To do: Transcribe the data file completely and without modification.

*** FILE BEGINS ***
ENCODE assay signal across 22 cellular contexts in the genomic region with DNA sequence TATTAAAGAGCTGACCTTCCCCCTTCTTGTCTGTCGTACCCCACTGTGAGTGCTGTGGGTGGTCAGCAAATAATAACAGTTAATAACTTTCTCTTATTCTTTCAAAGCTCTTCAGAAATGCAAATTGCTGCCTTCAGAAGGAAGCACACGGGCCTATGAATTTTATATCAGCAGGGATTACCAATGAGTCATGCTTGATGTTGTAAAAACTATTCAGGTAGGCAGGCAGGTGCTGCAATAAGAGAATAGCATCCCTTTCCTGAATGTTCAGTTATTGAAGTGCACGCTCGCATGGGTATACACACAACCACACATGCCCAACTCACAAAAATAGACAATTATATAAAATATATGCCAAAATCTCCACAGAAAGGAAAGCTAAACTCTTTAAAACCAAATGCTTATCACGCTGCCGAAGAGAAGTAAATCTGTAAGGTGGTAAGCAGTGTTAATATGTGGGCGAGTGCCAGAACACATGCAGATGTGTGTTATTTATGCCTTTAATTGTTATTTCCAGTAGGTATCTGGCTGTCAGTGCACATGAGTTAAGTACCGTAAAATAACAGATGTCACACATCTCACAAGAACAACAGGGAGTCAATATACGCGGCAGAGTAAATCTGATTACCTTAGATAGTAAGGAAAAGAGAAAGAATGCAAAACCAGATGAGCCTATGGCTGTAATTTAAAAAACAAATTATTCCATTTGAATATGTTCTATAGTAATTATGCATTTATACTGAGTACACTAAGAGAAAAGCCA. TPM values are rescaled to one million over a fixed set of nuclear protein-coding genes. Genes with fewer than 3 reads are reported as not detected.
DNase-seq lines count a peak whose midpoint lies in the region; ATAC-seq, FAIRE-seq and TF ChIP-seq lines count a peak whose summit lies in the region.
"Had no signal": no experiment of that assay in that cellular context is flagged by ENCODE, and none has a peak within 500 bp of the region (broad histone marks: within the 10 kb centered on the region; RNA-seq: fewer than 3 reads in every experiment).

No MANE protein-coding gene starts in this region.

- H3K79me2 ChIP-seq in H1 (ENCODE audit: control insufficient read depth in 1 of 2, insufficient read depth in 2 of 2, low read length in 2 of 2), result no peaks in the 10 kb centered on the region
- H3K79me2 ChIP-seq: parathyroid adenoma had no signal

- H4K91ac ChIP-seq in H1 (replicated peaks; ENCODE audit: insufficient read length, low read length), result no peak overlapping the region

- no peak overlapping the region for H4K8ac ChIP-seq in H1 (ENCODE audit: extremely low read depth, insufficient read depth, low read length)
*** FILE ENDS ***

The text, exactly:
ENCODE assay signal across 22 cellular contexts in the genomic region with DNA sequence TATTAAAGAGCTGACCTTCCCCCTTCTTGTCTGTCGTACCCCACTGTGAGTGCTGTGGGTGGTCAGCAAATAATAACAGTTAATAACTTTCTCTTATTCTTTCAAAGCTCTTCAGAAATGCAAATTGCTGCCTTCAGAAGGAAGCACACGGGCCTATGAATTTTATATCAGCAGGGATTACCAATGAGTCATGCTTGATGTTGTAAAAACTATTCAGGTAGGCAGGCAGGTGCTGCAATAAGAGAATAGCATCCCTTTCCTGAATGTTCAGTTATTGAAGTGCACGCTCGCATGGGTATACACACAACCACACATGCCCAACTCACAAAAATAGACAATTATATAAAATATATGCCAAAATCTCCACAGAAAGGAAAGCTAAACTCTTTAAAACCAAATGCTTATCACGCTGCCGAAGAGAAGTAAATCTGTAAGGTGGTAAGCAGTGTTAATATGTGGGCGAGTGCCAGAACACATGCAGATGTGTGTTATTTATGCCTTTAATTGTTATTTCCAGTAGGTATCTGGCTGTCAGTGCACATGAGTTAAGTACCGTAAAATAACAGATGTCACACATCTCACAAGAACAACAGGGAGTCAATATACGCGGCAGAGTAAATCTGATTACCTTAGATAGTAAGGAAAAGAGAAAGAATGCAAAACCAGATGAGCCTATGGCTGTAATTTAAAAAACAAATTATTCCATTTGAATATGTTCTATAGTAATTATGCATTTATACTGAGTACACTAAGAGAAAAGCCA. TPM values are rescaled to one million over a fixed set of nuclear protein-coding genes. Genes with fewer than 3 reads are reported as not detected.
DNase-seq lines count a peak whose midpoint lies in the region; ATAC-seq, FAIRE-seq and TF ChIP-seq lines count a peak whose summit lies in the region.
"Had no signal": no experiment of that assay in that cellular context is flagged by ENCODE, and none has a peak within 500 bp of the region (broad histone marks: within the 10 kb centered on the region; RNA-seq: fewer than 3 reads in every experiment).

No MANE protein-coding gene starts in this region.

- H3K79me2 ChIP-seq in H1 (ENCODE audit: control insufficient read depth in 1 of 2, insufficient read depth in 2 of 2, low read length in 2 of 2), result no peaks in the 10 kb centered on the region
- H3K79me2 ChIP-seq: parathyroid adenoma had no signal

- H4K91ac ChIP-seq in H1 (replicated peaks; ENCODE audit: insufficient read length, low read length), result no peak overlapping the region

- no peak overlapping the region for H4K8ac ChIP-seq in H1 (ENCODE audit: extremely low read depth, insufficient read depth, low read length)